This page discusses disability as a prohibited ground for discrimination under Article 14 of the European Convention on Human Rights. For Article 14 in general, see the main European Convention page.
- Numerous cases have held that Article 14 covers discrimination because of a person’s health status, including disability and various health impairments. There is little doubt that stammering can fall within Article 14. Below Disability falls within Article 14.
- Normally the Equality Act 2010 only covers an impairment which has a more than minor or trivial effect on normal day-to-day activities. Can the Convention help in arguing that this should be widely interpreted? Below Does Article 14 cover a ‘minor’ stammer? Is that useful under Equality Act 2010?
Disability falls within Article 14
Article 14 covers “discrimination on any ground such as sex, race, colour, language, religion, political or other opinion, national or social origin, association with a national minority, property, birth or other status.”
Disability is not mentioned in Article 14. However, the European Court of Human Rights has held that Article 14 covers disabilities and various health conditions, within the words “or other status”:
JD and A v United Kingdom, ECtHR, 2019
The Court said (at para 82) it had already held that “a person’s health status, including disability and various health impairments, fall within the term ‘other status’ in the text of Article 14 of the Convention…”. The disability need not be that of the claimant. The claimant in this case was a mother arguing that the ‘bedroom tax’ was discriminatory because of her daughter’s disability.
Çam v Turkey, ECtHR, 2016
A young woman passed the entrance exam for a music school but was rejected because of her blindness. The court held there was a breach of Article 14. The school was for specially gifted students, but the claimant had shown she was by passing the entrance exam. The school had made no attempt to consider reasonable adjustments.
IB v Greece, ECtHR, 2013
The court found it was unlawful discrimination contrary to Article 14 to dismiss an employee because of his colleagues’ fears about him being HIV positive.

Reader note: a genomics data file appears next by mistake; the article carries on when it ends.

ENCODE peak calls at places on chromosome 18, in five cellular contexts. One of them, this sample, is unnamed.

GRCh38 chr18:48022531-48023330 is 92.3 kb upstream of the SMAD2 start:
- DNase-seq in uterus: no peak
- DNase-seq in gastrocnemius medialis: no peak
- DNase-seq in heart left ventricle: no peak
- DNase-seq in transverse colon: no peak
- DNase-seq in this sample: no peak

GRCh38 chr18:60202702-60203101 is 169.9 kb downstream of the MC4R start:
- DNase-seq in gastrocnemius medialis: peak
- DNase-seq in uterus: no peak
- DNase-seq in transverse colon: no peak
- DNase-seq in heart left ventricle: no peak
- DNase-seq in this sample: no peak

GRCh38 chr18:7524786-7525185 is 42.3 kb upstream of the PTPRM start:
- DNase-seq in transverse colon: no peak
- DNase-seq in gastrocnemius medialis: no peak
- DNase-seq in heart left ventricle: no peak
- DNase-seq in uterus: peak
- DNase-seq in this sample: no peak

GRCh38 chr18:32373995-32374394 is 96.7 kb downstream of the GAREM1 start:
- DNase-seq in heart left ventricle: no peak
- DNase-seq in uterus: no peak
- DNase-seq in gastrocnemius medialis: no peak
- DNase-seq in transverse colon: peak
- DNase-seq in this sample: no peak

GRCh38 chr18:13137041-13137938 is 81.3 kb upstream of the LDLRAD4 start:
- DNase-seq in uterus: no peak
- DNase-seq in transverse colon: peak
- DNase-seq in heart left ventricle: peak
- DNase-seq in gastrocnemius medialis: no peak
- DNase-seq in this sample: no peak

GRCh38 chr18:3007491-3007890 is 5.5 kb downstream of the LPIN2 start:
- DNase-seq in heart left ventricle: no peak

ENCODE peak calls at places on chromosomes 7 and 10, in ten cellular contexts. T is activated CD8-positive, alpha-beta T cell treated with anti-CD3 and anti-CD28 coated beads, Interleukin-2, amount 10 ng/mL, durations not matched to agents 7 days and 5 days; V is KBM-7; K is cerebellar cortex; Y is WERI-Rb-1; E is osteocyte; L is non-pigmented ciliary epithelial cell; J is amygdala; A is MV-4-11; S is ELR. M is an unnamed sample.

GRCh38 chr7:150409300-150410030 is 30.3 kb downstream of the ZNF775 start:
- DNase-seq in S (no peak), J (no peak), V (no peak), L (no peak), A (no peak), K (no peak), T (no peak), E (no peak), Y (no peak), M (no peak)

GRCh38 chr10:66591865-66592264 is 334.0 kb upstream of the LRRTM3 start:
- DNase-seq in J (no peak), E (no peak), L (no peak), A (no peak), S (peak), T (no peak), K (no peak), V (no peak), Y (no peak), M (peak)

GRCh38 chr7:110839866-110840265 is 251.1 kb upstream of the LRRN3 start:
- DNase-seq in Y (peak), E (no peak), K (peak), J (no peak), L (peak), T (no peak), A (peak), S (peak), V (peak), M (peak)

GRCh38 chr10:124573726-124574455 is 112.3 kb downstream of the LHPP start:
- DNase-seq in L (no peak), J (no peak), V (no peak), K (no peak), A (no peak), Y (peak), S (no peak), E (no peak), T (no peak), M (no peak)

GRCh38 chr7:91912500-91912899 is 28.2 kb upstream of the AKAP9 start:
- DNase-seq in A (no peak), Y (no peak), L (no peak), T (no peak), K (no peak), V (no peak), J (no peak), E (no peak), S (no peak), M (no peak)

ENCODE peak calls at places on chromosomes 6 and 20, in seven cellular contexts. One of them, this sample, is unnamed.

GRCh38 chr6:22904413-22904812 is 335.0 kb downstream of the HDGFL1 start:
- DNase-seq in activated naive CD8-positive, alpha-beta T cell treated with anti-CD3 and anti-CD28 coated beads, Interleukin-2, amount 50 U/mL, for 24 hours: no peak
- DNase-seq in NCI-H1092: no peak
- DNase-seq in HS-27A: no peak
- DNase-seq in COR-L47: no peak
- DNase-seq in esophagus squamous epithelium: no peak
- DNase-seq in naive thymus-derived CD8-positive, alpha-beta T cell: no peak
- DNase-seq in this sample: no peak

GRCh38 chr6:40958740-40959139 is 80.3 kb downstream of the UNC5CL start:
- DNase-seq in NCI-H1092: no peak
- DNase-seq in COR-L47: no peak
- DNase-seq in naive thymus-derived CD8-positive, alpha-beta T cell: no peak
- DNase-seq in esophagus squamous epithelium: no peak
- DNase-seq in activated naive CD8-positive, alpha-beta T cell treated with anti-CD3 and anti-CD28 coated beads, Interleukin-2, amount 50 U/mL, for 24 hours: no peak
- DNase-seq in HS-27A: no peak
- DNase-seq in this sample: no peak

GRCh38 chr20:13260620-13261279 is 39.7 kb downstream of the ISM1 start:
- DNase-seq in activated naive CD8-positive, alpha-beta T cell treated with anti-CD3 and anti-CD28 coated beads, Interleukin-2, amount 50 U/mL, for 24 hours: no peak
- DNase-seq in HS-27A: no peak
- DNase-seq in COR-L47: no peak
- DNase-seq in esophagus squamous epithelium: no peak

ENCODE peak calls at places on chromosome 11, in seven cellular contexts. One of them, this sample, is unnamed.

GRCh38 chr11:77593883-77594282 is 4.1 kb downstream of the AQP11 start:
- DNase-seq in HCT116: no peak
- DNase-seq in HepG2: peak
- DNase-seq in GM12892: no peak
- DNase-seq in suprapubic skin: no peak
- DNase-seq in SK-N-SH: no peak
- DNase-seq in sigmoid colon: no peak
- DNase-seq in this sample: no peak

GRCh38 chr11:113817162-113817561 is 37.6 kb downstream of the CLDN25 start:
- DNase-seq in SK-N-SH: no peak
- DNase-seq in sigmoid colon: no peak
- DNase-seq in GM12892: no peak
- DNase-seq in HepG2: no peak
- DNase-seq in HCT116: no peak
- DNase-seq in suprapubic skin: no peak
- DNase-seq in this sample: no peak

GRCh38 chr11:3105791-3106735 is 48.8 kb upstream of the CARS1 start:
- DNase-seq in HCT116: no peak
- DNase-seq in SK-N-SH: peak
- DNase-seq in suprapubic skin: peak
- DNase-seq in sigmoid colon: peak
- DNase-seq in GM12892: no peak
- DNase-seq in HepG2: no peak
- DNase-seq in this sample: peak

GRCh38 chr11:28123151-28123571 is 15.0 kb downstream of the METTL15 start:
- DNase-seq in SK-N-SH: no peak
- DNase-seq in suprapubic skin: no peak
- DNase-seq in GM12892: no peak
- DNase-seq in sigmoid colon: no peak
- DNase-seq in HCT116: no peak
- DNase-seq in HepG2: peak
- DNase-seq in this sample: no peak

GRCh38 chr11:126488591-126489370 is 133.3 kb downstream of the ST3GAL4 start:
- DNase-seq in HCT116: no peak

Kiyutin v Russia, ECtHR, 2011
HIV positive status was held to fall within Article 14. There was unlawful discrimination where a Government refused to grant a residence permit to those who were HIV positive.
G.N. v Italy, ECtHR, 2009
Unjustified difference in treatment of those with haemophilia as opposed to thalassemia (two genetic conditions) was held to breach Article 14. The case concerned compensation for people (or their heirs) who had received infected blood transfusions.
Glor v Switzerland, ECtHR, 2009
The claimant was considered to fall within Article 14 where he had a “minor” disability, namely diabetes. He had been barred from military service since he needed regular injections for the diabetes. It was held to be discrimination contrary to Article 14 to subject him to a tax for not performing military service. The tax was not imposed on those with a more major disability.
A European Court of Human Rights case which was effectively about disability discrimination but was not decided under Article 14 is:
Alajos Kiss v Hungary, ECtHR, 2010
The court overturned a Hungarian blanket provision which denied voting rights to mentally disabled people under partial guardianship. The case was decided under Article 3 of Protocol 1 (free elections), rather than Article 14.
As to UK cases, the Employment Appeal Tribunal accepted that disability is covered by Article 14 in A v London Borough of Hounslow, 2001. The UK courts have also accepted it in numerous other cases, eg Burnip v Birmingham City Council, Court of Appeal, 2012, and a tax tribunal in LH Bishop v Commissioners of Revenue and Customs, 2013. By way of example, a 2018 decision on the Equality Act:
C & C v The Governing Body of a School, Upper Tribunal, 2018
Regulations say that a tendency to physical abuse cannot be a disability under Equality Act 2010. It had therefore been held that an autistic child with a tendency to lash out could not claim under the EqA when he was excluded from school. However the Upper Tribunal held that this regulation is incompatible with Article 14 of the European Convention as regards education discrimination against children. The regulation came nowhere near striking a fair balance between the rights of children such as this one and the interests of the community.
Thus there is little doubt that stammering can fall within Article 14.
‘Discrimination by association’ – if someone else has the disability
The ECtHR has held that discrimination based on disability of the claimant’s child is covered by Article 14: Guberina v Croatia (bailii.org) 2016 (para 76-79) and JD and A v United Kingdom, 2019. This seems similar to discrimination by association’ under the Equality Act 2010.
Does Article 14 cover a ‘minor’ stammer? Is that useful under Equality Act 2010?